Getting unfit drivers off the road

VicRoads presented BWA Research Fellow, Nick Faulkner, with a staggering fact: nearly half of those sent letters asking them to have a doctor check their medical fitness to drive didn’t comply by the due date.

These drivers are not only a risk to themselves or others, but they can also have their licence suspended.

The challenge:
How to increase compliance among those sent letters asking them to confirm their medical fitness to drive

Problem 1: Medical fitness to drive reviews

VicRoads had a problem: 49% of drivers weren't submitting their medical fitness records in time.

Using our INSPIRE Framework we re-wrote VicRoads’ standard letters.

The new letters clearly explained why drivers had received the letters, what to do when to do it, why suspensions happen and acknowledged that the process is difficult.

What did we find?

On-time reports jumped from around 50 per cent to 62 per cent.

If this was applied to all of VicRoads’ medical review letters, you’d get nearly 7,000 more on-time submissions per year, a 20 per cent drop in follow-up correspondence costs, fewer unnecessary suspensions and, most importantly, fewer unsafe drivers on the road.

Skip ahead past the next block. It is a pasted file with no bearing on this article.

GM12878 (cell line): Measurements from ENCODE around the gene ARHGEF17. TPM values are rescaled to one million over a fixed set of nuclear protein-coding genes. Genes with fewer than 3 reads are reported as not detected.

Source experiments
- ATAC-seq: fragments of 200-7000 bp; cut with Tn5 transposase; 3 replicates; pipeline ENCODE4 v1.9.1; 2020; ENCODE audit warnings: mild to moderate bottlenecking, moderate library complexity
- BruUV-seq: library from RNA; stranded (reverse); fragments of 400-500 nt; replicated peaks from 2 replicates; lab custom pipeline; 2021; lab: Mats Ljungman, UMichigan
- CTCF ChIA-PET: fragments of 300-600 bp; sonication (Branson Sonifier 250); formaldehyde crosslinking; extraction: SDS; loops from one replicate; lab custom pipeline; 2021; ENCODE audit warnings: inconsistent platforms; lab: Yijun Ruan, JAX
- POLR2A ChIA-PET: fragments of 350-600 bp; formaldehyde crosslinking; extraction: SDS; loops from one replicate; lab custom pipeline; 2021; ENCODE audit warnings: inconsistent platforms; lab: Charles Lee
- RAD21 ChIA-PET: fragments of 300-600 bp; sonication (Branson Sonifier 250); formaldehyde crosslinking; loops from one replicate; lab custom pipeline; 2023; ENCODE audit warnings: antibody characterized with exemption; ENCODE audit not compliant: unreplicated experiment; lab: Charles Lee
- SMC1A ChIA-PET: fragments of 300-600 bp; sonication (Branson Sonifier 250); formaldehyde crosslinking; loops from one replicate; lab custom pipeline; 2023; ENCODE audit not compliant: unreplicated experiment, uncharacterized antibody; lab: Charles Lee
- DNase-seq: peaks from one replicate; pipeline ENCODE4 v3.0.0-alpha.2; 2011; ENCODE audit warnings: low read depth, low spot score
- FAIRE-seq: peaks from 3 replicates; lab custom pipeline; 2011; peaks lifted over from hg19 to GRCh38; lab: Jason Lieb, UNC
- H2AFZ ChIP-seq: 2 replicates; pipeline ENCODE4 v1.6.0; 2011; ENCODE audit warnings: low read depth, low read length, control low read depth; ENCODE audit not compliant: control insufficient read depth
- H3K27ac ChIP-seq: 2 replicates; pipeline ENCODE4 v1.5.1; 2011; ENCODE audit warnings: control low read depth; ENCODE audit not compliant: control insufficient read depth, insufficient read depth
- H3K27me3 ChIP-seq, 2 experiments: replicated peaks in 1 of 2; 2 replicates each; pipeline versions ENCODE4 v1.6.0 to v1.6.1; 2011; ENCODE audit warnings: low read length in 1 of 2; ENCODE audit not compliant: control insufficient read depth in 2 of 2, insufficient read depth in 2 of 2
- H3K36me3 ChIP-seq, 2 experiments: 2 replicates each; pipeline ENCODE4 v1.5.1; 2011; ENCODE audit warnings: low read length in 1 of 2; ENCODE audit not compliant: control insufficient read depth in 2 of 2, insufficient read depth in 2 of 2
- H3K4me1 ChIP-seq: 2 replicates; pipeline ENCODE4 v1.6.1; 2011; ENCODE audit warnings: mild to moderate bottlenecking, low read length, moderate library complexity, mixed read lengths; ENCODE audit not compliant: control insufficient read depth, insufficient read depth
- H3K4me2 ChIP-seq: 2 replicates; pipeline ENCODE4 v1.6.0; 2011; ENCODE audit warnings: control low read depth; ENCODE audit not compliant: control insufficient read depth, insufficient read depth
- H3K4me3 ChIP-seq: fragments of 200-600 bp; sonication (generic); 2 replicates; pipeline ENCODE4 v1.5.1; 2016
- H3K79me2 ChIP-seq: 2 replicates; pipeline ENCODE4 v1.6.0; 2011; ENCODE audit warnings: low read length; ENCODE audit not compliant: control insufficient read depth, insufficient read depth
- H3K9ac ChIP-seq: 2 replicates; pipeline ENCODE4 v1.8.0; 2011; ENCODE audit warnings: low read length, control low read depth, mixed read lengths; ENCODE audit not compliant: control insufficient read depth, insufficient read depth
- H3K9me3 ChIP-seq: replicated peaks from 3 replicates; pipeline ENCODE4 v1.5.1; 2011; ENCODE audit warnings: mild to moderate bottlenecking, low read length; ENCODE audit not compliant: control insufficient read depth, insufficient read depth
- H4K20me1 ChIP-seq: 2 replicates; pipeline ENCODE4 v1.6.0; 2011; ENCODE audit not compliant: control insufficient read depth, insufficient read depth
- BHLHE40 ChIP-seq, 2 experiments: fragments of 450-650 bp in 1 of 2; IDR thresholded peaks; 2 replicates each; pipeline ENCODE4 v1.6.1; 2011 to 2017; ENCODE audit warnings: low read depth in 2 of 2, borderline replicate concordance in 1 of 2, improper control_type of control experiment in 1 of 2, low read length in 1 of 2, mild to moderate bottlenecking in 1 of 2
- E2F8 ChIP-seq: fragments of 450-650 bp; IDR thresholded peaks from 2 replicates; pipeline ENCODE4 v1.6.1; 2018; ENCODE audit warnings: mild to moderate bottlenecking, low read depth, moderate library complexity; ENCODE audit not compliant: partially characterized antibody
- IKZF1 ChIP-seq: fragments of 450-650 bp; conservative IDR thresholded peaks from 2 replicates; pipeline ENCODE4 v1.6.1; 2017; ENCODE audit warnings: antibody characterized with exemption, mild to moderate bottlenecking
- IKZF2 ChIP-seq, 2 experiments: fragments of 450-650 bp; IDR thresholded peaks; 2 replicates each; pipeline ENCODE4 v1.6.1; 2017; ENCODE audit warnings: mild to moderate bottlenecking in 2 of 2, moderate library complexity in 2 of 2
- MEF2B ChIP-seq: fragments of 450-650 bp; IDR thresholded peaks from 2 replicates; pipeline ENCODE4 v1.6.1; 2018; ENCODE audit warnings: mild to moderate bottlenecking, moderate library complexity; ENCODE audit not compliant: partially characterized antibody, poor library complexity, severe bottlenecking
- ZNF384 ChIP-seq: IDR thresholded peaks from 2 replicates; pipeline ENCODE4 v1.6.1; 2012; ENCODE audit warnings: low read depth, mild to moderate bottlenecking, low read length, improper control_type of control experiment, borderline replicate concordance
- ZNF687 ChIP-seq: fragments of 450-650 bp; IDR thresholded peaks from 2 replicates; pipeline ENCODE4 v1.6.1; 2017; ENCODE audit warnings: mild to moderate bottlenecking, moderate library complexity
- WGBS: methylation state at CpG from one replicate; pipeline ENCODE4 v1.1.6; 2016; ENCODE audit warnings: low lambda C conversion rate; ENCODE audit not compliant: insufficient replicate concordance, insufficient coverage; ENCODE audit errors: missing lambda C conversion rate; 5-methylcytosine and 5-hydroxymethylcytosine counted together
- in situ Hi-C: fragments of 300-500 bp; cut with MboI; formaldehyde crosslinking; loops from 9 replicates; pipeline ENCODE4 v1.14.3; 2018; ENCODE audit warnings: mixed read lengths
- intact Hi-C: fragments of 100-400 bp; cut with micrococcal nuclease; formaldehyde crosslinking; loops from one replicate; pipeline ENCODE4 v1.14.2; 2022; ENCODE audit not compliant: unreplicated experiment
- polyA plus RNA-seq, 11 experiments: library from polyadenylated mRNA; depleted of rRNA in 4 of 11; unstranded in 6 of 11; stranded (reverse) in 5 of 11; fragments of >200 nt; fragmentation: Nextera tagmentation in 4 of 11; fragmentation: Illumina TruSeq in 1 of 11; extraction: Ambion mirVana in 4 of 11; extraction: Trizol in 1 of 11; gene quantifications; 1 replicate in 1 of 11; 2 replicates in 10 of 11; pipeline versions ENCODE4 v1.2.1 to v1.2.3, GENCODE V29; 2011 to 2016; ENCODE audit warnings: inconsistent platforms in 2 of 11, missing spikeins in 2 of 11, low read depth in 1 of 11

High returns for the low cost of applying the bright arts of behavioural science!

Problem 2: Registration renewals

VicRoads also had a second problem: 30% of people weren't paying their registration on-time.

To help, we conduct a quasi-randomised controlled trial.

Along with the normal message at the top of the letter (‘Say goodbye to rego stickers for all light vehicles’), we added four variations to see if any would prompt people to pay their registrations by the due date.

Broadly summarised, the additional messages were:

  • The Stick (pay now and you won’t get fined)
  • The Carrot (you could win a holiday!)
  • Family Values (insure them and keep them safe) and,
  • You Pay Us, We Pay You (after an accident).

What did we find?

‘You Pay Us, We Pay You’ (up 2.3 per cent) was the most effective. A 2.3 percent increase might not seem much, but on a typical renewal run of 100,000 letters, it would equate to 2,300 more registered drivers on the road and approximately $4.5 million more on-time payments each year.

All from changing a few words on a letter!

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